For Millis, the citation came just two days after he and three other No More Deaths volunteers found the lifeless body of a 14-year-old Salvadoran girl in a nearby remote area. Josseline Hernandez and her 10-year-old brother had been traveling with a group of other border crossers when Josseline became ill and was left behind. The siblings were on their way to California to meet their mother. Millis spent months in court fighting the littering charges, arguing—as Sellz and Strauss did—that “humanitarian aid is never a crime,” and that water containers left in the desert with the intent to save lives is not litter. He won the case in an appeal to the Ninth Circuit Court, which ruled that the water containers were not garbage.
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Todd Miller, a journalist and the author of two books about the militarization of the U.S.-Mexico border, says the Trump Administration’s decision to send the National Guard troops to the border “reinforces, supports, and frees up the U.S. Border Patrol, a self-described paramilitary agency.”
Since 1993, the U.S. Border Patrol’s annual budget has increased more than ten-fold, from $363 million to over $3.8 billion, and the number of agents increased from 4,000 to 21,000. The combined budgets for Customs and Border Protection and Immigration and Customs Enforcement in 2017 was $19 billion—more than the FBI, DEA, and U.S. Marshals Service combined.
“The Border Patrol not only operates on the international boundary line, but also in 100-mile jurisdictions, and they do it with extraconstitutional powers above and beyond what normal law enforcement can do,” says Miller. “They can put up checkpoints, pull people over in roving patrols, and essentially violate the 4th amendment—the right to not be searched or seized. This is why the ACLU calls the borderlands a ‘constitution-free zone.’”
The effects of militarization also spill into courtrooms in communities along the border. In 2005, under President George W. Bush, Operation Streamline began, a daily assembly-line courtroom processing of undocumented migrants found crossing the border. During the Obama presidency, Operation Streamline increased dramatically. In just two hours, up to 70 people can be tried and sentenced.
Miller has spent the last eight years researching the private military companies that also want to cash in on border militarization. He describes attending border security conventions with “vendors and companies adamantly discussing their desire to break into the border security market.” In the early 2010s, as U.S. military operations were winding down in Iraq and Afghanistan, Miller says many of those companies expressed that they were in search of new markets. “One vendor, who had before sold his company’s products to the U.S. military, told me ‘we are now bringing the battlefield to the border.’”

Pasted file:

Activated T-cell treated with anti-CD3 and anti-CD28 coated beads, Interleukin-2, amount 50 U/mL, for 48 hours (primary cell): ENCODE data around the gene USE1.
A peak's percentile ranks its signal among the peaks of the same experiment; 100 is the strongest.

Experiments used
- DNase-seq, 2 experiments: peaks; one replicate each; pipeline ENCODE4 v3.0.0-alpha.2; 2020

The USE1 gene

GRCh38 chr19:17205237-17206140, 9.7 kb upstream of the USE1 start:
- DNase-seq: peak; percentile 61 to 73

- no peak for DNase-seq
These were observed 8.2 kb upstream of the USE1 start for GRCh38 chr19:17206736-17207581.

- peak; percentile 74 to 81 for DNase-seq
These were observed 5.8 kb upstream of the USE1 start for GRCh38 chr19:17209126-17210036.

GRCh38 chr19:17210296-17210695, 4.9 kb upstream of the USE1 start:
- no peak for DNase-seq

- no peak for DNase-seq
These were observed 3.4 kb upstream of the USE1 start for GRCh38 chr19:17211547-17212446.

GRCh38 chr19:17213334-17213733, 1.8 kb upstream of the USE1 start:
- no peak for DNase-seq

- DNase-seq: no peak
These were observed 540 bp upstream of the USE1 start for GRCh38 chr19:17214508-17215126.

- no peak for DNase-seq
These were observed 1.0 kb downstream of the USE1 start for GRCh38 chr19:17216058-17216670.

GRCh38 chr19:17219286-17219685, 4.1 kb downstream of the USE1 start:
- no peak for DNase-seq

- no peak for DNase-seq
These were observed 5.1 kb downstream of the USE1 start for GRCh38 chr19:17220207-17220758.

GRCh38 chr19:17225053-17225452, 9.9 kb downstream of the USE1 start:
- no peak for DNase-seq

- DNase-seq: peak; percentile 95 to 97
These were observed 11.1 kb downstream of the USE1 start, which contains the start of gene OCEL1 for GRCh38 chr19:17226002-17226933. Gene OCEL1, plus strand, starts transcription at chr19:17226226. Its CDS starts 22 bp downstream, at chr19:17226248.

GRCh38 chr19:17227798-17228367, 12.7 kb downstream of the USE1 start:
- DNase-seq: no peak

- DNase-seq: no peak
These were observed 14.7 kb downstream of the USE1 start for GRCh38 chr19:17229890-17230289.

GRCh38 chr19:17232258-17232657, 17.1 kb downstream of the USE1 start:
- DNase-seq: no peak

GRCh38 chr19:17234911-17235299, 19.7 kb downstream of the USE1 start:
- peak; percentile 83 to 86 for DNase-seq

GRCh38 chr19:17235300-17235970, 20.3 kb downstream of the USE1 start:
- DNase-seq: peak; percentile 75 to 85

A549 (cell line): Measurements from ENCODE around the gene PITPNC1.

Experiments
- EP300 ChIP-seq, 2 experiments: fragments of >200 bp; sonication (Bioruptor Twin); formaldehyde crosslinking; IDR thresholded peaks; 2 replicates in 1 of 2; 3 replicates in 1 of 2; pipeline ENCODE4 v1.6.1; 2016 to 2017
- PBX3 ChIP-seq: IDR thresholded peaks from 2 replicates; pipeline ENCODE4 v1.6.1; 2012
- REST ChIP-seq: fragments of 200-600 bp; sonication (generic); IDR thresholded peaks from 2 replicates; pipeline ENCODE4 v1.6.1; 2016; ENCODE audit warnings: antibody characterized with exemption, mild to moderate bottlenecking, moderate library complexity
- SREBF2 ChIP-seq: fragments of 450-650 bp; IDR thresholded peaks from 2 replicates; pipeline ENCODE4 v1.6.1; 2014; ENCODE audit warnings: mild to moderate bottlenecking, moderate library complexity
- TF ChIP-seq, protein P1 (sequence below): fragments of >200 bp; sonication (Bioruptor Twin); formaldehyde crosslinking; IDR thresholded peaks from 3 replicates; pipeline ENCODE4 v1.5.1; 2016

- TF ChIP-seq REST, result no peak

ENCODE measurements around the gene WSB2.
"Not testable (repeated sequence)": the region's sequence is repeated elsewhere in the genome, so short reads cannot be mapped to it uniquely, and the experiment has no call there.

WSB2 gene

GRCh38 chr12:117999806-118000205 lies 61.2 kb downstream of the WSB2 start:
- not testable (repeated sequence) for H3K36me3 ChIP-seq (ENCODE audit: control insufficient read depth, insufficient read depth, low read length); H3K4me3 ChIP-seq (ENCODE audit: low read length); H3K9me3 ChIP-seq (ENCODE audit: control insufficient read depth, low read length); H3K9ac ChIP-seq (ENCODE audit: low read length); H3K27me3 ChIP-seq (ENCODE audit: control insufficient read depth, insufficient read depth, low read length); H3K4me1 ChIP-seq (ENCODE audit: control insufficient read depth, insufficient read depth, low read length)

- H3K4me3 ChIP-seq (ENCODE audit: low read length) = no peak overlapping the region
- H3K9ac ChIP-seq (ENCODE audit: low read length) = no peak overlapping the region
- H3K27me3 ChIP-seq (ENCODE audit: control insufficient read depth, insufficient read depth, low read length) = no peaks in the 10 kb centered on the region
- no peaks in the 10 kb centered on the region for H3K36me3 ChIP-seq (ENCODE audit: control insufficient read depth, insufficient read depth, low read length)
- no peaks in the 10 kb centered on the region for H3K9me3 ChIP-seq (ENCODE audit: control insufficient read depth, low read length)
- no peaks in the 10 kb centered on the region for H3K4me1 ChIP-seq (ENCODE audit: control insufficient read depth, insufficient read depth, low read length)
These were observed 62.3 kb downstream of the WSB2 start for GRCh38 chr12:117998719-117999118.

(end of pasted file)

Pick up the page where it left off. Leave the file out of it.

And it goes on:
In the years since Prevention Through Deterrence began, poverty and violence have continued to force those fleeing for their lives to head north. And so they come—exhausted from the journey, some with babies in their arms, seeking work, seeking a good safe life—and when they reach the border, they are inhumanely squeezed into the gauntlet of the desert, where, as Miller says, “death has become one of many deterrents.”
“When you consider human security, such as the right for a person to have shelter, food, health, education, a future, you see quickly that the billions of dollars put into border militarization are drastically misplaced,” Miller says, joining the many border residents who say that the U.S. government should address the socioeconomic and political reasons driving migration in the first place.
But instead of tackling those root causes of migration, Miller says the U.S. government has focused on putting up walls and bringing the military to the border. In an April 5 interview with Democracy Now, he said, “There will be more agents. There will be more walls. There will be more technologies. There will be more checkpoints. There will be more drone surveillance. There will be more expansion of this apparatus into these 100-mile jurisdictions. And I think that’s the intention.”